At the request of the FDA, a federal judge from the U.S. District Court for the Central District of California recently entered a consent decree of permanent injunction against Laclede, Inc. of Rancho Dominguez, California, and its president. Laclede is the manufacturer of Luvena Prebiotic products.
The consent decree broadly prohibits Laclede from distributing unapproved or improperly labeled (misbranded) drugs and devices in interstate commerce. This action follows a complaint for permanent injunction that the U.S. Department of Justice filed at the request of the FDA. The complaint alleged that the company was illegally distributing over-the-counter vaginal drug products without required FDA approval, despite repeated warnings. The products in question were Luvena Prebiotic Vaginal Moisturizer & Lubricant, Luvena Prebiotic Feminine Wipes, Luvena Prebiotic Enhanced Personal Lubricant, and Luvena Prebiotic Daily Therapeutic Wash.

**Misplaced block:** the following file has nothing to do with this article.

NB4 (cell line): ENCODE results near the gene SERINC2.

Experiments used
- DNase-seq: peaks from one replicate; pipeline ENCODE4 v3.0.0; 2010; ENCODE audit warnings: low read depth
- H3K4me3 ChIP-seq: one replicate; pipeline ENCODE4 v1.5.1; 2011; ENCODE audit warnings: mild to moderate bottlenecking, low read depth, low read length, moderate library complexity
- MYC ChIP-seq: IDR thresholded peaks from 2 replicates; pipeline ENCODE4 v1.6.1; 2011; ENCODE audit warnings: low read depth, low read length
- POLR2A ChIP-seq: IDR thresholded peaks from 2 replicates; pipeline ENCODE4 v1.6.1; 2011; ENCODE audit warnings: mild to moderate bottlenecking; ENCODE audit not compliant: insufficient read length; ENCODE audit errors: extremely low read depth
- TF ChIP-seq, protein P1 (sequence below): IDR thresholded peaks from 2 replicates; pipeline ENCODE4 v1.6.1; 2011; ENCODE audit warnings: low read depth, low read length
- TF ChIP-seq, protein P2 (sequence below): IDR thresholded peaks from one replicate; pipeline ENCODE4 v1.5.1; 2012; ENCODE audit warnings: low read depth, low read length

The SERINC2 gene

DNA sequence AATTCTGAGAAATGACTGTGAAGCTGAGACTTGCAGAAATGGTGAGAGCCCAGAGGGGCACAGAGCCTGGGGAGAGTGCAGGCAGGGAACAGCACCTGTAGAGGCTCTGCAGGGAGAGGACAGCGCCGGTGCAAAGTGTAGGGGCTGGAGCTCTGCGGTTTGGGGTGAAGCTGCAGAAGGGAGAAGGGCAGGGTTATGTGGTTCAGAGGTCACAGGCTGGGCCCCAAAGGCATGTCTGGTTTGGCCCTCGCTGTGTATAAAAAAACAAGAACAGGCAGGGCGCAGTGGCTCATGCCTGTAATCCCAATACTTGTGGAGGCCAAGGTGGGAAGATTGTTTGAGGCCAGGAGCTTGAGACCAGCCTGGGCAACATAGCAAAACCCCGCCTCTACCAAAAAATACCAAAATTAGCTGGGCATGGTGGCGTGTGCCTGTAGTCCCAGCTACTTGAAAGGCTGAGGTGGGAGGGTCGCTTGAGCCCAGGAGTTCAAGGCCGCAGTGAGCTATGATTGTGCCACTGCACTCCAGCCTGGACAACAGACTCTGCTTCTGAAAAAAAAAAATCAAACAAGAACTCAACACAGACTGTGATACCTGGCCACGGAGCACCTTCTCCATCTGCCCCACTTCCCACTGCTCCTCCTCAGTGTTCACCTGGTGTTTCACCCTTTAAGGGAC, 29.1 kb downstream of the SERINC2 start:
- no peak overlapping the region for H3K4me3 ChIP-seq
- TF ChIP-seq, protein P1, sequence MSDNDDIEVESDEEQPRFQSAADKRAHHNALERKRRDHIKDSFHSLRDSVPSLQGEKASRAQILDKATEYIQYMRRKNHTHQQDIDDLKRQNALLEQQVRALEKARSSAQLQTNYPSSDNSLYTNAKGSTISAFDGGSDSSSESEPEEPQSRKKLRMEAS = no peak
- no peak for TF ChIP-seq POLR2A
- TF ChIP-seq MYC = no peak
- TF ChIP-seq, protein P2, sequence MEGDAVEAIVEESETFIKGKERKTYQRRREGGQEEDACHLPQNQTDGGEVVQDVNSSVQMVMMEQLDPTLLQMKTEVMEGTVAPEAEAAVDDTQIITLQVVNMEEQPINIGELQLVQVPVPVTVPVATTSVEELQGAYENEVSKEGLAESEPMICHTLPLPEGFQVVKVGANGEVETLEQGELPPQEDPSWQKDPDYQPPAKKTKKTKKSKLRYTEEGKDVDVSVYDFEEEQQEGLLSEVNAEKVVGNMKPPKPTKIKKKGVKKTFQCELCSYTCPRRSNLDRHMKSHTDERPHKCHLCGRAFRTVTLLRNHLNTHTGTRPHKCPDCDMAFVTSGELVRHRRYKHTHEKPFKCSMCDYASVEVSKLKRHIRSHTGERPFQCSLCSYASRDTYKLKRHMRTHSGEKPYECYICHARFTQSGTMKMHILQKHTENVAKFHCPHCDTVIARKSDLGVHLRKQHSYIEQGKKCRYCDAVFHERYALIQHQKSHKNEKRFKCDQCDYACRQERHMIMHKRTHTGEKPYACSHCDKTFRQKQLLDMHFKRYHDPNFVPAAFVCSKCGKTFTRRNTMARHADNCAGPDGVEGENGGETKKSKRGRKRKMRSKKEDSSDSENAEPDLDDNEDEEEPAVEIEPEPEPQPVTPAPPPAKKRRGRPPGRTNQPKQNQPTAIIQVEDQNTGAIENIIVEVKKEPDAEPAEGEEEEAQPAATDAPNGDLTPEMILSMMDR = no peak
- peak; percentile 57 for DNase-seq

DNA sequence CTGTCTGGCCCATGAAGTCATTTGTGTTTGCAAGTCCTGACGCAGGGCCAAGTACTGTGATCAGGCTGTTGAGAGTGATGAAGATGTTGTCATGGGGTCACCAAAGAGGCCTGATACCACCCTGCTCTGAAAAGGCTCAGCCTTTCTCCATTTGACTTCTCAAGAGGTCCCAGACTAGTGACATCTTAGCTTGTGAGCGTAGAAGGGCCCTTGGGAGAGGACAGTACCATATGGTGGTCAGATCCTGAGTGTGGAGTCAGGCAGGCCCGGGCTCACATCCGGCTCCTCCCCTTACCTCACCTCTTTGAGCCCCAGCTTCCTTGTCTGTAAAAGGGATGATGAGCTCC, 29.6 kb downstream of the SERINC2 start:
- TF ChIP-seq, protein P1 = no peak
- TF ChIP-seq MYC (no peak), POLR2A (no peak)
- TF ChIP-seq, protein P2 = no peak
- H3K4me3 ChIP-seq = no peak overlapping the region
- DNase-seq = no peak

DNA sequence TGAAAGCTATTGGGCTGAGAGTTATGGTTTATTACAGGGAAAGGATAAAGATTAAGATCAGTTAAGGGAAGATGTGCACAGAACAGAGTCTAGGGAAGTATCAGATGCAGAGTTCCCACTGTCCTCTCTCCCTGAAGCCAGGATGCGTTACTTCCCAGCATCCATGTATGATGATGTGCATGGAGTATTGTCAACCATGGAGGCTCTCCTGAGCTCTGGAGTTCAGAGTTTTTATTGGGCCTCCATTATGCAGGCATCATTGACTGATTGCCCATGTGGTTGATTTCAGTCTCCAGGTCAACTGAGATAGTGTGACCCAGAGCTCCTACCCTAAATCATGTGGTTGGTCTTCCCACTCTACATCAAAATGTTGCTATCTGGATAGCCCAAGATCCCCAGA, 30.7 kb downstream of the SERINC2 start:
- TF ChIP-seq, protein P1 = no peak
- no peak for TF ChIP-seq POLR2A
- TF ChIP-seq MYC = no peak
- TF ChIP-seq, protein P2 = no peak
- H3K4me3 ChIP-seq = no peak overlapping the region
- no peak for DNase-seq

The consent decree specifies, among other things, that Laclede may not market any products that contain the term “prebiotic” or “actibiotic” on its labels or packages without obtaining the FDA’s approval. In addition, Laclede may not market any of its products currently the subject of premarket notifications submitted per section 510(k) of the Federal Food, Drug, & Cosmetic Act, including those referencing “lubrication.”
“The FDA’s drug approval and device clearance processes are essential to ensuring that medical products marketed in the United States are safe and effective for their intended use,” said Melinda K. Plaisier, the FDA’s associate commissioner for regulatory affairs. “The FDA will take strong enforcement action whenever companies attempt to bypass these critical processes.”
For five years following the consent decree, Laclede must also notify the FDA before it markets any new Luvena product and before it modifies any Luvena product labeling. Laclede may not market such products until the FDA notifies the company that it is in compliance with the law.
If the FDA determines that Laclede fails to comply with the consent decree, the agency may take appropriate measures to ensure compliance, including ordering the company to cease manufacturing and distributing its products, recall its products, or pay liquidated damages.
See the FDA Announcement
See also Medical Law Perspectives, April 2013 Report: Complementary and Alternative Medicine: Practitioner Liability
See also Medical Law Perspectives, May 2013 Report: Drugs, Dosage, and Damage: Physician Liability for Prescribing or Administering Medication